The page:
Amazon just added notification alerts to Alexa, which is the worst feature ever
Why, Amazon? Why?!
In a move that’s sure to destroy your sanity, Amazon is giving Alexa one of the most hated features in the world: notifications.
The company announced Alexa’s new Notifications feature on Tuesday, stating that the addition is “a way [for Alexa] to proactively signal new content is available from skills and domains.”
Until recently, Alexa couldn’t speak or do anything until a user said the wake word. The first big exception to this rule came when Amazon announced a calling and messaging feature for Alexa devices earlier this May.
Now, however, Alexa can chime in without instructions to “alert customers with information that’s important to them.”
In other words, you are about to hear a whole lot more from Alexa, unprompted. Uuuuuugggggghhhh.
The announcement was targeted at developers who make skills for Alexa and includes instructions for how developers can modify their apps to be ready for users.
With the new update, users will be able to opt-in to notifications for each skill using the Alexa app, and they will be notified by a chime and pulsing green light, similar to Blackberry-style LED notifications.
Users can also ask “Alexa, what did I miss?” or “Alexa, what are my notifications?” Fortunately, the update also comes with a “Do Not Disturb” mode which will mute notifications.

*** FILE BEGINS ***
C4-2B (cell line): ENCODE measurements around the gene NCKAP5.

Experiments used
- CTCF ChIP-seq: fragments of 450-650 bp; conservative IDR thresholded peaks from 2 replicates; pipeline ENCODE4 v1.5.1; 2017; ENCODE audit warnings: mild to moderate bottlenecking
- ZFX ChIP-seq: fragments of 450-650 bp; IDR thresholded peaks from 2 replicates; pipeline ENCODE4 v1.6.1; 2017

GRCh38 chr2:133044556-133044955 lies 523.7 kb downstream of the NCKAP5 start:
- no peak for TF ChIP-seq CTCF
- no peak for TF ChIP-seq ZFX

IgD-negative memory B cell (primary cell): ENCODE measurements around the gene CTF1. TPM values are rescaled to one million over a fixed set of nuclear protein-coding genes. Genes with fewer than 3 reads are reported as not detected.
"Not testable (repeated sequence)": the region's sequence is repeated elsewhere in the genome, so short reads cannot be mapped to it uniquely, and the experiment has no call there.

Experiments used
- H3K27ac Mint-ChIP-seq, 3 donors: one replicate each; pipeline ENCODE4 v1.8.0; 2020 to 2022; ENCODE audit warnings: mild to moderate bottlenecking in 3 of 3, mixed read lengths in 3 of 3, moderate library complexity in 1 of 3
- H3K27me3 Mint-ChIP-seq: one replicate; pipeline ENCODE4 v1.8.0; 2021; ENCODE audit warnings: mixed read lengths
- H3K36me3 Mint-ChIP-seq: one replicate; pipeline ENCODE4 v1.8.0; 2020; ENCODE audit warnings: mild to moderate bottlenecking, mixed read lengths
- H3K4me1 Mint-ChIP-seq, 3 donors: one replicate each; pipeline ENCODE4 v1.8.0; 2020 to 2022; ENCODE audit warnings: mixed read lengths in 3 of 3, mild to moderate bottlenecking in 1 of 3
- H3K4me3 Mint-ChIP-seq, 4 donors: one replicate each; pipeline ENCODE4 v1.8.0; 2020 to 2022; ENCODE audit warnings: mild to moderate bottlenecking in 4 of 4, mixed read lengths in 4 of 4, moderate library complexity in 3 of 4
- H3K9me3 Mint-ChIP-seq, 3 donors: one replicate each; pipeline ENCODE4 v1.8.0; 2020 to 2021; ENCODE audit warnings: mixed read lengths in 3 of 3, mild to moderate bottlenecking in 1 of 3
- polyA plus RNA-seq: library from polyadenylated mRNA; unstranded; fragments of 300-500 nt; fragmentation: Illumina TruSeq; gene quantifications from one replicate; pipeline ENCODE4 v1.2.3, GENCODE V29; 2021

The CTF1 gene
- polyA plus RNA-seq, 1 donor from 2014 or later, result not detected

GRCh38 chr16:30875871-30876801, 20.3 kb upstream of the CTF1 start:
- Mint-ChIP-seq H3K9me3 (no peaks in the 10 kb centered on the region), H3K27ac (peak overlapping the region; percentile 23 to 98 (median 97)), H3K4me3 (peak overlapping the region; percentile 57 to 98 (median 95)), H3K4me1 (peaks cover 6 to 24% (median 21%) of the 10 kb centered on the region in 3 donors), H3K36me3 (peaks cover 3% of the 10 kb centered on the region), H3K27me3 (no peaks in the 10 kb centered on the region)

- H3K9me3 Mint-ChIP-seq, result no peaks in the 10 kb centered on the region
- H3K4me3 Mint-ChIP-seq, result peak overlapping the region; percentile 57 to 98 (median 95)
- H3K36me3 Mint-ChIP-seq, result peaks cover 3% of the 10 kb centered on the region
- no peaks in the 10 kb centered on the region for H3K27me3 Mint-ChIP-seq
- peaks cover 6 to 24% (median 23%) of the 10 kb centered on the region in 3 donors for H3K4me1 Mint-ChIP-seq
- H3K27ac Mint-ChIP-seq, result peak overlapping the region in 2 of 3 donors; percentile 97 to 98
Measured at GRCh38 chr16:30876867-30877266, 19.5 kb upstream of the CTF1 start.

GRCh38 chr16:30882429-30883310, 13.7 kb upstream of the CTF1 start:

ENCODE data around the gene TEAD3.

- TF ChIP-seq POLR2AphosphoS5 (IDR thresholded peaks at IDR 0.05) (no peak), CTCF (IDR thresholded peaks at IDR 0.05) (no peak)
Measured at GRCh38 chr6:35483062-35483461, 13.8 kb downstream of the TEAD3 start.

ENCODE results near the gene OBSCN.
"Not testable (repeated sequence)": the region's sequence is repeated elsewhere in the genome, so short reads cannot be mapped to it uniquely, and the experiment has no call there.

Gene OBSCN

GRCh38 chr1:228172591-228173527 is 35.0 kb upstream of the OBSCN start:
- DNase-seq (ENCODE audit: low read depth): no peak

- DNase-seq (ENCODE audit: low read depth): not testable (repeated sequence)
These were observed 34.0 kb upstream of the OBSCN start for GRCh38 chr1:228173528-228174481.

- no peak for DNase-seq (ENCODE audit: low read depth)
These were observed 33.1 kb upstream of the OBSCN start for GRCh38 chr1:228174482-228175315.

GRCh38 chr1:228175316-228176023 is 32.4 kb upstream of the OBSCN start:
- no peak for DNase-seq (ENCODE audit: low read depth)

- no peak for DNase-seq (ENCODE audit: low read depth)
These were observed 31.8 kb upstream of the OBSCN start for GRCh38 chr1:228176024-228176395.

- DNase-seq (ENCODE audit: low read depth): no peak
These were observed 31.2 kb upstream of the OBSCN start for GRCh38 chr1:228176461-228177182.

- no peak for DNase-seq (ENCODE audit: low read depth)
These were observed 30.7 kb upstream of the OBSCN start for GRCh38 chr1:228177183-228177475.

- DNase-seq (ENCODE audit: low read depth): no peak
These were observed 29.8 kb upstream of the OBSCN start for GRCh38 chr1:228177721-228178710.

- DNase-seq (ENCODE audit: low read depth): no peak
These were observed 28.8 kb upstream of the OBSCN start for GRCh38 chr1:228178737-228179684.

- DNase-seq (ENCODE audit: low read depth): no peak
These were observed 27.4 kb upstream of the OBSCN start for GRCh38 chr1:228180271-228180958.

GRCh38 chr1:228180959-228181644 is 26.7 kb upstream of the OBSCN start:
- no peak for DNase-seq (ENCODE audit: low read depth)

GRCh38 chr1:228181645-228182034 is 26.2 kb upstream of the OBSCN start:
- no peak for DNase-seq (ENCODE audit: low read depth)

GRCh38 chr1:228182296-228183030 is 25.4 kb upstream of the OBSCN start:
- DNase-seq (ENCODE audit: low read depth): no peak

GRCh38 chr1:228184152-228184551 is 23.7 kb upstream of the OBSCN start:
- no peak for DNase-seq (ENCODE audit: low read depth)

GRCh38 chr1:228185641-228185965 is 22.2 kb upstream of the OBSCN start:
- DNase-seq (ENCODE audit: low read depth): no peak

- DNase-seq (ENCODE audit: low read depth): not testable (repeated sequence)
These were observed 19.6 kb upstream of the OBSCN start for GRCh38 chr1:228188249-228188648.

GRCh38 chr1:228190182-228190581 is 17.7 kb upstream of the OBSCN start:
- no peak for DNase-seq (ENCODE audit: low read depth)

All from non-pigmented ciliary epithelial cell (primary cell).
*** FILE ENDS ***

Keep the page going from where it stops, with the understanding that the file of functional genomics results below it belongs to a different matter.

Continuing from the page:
While notifications can be useful for certain apps to, say, announce a new podcast episode or share a breaking news alert, developers could misuse the notification capability as is often the case with push notifications on apps. For example, often times, news apps will allow users to opt in to all-or-nothing breaking news push notifications, which are then misused for events that are not necessarily of high urgency, and more to encourage engagement with the app.
It will be interesting to see how developers use this feature in the future. Many users of Alexa devices are not at home during the day, and coming home to a daily barrage of notifications is not a pleasant user experience, to say the least. That means developers will have to design an experience that doesn’t overwhelm users who are away from the Echo for hours at a time, while still being useful to those who are constantly around it.
The feature may be better suited for the Echo Show, Amazon’s new Echo with a screen, than the voice only devices, as viewing a number of notifications at a glance is much quicker than listening to them play one by one.
No matter whether you love or hate Alexa’s new notification features, the announcement is telling of the future of Alexa. No longer just a potentially helpful tool in the background, Amazon wants Alexa to be positioned to be the control center for your home. The LED pulsing is ironically reminiscent of answering machines, which also fits with Alexa’s recent transformation into the 21st century landline phone.
So say hi to Alexa … before she says hi to you first.